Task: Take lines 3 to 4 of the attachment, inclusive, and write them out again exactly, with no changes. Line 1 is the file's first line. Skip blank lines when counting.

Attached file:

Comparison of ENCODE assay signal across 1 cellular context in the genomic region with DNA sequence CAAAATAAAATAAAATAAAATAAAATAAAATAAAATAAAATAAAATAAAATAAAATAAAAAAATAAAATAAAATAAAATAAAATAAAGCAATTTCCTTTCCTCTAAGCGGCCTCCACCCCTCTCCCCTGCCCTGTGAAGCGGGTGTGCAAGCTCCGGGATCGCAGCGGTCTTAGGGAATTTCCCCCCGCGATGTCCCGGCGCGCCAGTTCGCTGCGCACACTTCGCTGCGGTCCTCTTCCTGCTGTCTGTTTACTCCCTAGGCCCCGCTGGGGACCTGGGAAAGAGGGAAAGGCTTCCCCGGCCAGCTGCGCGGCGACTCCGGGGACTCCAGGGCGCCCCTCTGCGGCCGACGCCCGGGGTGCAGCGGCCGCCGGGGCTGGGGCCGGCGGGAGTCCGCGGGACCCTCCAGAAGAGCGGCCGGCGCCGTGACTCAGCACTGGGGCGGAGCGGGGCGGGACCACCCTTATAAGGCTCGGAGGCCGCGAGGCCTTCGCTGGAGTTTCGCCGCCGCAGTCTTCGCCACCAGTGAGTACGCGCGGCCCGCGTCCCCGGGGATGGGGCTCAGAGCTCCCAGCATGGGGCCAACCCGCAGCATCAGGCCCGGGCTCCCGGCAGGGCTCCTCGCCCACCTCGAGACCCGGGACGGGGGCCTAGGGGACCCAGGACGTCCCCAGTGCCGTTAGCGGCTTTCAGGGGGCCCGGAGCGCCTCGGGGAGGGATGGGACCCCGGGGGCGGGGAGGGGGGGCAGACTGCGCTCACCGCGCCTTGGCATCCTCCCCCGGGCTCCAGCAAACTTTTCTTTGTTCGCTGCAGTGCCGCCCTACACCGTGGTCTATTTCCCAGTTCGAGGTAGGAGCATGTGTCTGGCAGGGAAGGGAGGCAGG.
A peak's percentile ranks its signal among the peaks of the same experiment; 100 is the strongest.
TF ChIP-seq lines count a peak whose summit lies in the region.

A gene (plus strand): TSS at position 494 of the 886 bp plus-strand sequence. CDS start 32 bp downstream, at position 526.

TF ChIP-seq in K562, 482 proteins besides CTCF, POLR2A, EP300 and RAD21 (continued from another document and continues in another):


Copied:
TF ChIP-seq lines count a peak whose summit lies in the region.

A gene (plus strand): TSS at position 494 of the 886 bp plus-strand sequence. CDS start 32 bp downstream, at position 526.